The virtual reality space is really beginning to heat up, and Google knows it needs to move fast if it wants to remain competitive. The search giant released an update to the Google Cardboard SDK today that should go a long way to improving the virtrual reality experience. Moving forward, developers will be able to move beyond stereo sound and create 3D sound canvasses that more effectively envelope users.
Google revised the Cardboard SDKs for both Unity and Android to support spatial audio. Most any Android smartphone user with a Cardboard viewer and stereo headphones will be able to steep themselves in new worlds both visually and acoustically.
Google says spatial sound lets Cardboard apps generate sound the way way human ears percieve it. For example, it merges the physics behind the location and angle of listener's head with the sound source and ambient acoustics. Sounds that are generated in the right side of the VR environment with reach the left ear with a slight delay, and higher frequencies will be reduced to mimic how the human head absorbs sound as the waves wash over it. Moreover, the SDK is able to parse how different materials and spaces impact sound. For example, conversations held in an elevator will sound different than those that take place on the edge of the Grand Canyon.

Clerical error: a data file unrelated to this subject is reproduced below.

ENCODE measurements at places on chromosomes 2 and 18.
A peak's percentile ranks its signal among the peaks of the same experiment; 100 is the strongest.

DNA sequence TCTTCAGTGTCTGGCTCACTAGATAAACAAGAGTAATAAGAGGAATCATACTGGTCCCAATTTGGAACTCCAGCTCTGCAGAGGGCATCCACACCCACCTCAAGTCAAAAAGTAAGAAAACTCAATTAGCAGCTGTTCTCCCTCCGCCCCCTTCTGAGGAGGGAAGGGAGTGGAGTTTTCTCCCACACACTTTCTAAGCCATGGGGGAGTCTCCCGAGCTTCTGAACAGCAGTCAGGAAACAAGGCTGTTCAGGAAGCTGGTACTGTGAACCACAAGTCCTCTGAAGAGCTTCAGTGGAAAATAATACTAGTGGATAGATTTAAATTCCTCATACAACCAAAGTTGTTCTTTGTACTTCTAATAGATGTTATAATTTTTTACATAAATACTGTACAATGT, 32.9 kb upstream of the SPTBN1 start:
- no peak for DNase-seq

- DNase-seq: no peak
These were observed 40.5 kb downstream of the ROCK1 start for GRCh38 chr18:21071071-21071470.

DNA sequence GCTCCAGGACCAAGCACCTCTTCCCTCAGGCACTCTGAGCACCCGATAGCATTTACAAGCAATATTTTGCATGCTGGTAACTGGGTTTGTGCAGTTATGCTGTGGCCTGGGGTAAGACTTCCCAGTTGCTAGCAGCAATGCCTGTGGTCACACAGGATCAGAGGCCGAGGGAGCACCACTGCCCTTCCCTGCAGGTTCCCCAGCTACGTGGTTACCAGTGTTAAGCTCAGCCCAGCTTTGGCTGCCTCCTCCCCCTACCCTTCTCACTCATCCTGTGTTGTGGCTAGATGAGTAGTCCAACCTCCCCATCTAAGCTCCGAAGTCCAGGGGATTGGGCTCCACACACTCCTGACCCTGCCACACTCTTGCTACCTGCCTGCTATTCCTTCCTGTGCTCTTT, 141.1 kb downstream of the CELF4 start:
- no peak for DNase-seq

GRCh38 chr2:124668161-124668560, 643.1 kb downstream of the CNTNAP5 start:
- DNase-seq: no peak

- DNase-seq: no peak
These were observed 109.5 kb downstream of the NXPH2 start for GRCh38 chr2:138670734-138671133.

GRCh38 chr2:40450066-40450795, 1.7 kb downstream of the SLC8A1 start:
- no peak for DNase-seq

Most any modern Android smartphone should be able to generate spatial soundscapes without issue. The SDK takes into account how mobile CPUs function by computing real-time audio in a separate thread. This removes audio processing from the main CPU to lighten the load. Developers will also be able to control the fidelity of each sound, which means important sounds can be given more processing power, while background/environmental sounds can be given lower CPU priority. CPU optimization is critical for several reasons: 1. It helps prevent battery drain; 2. Keeps thermals down; and 3. Keeps the experience running smoothly for the end user.
As noted, there are two dfferent variants of the SDK, one for Unity developers and one strictly for native Android developers. The Unity SDK covers Android, iOS, OS X, and Windows and includes a comprehensive set of components for creating unique soundscapes. Native Android de elopers gain their own Java API for simulating spatial sounds and environments.
Sample Android apps, for reference, are available here. Google also has lots of documentation here on the Google Cardboard developer site with directions on how to properly bring spatial sound to your VR apps.
Google is taking VR seriously. The company has reformed its Google X lab, which is now to be called simply X. The business unit's goal is to imnprove VR in the face of competition from Oculus, HTC, Samsung, and others. Google hopes developers put its new tools to use.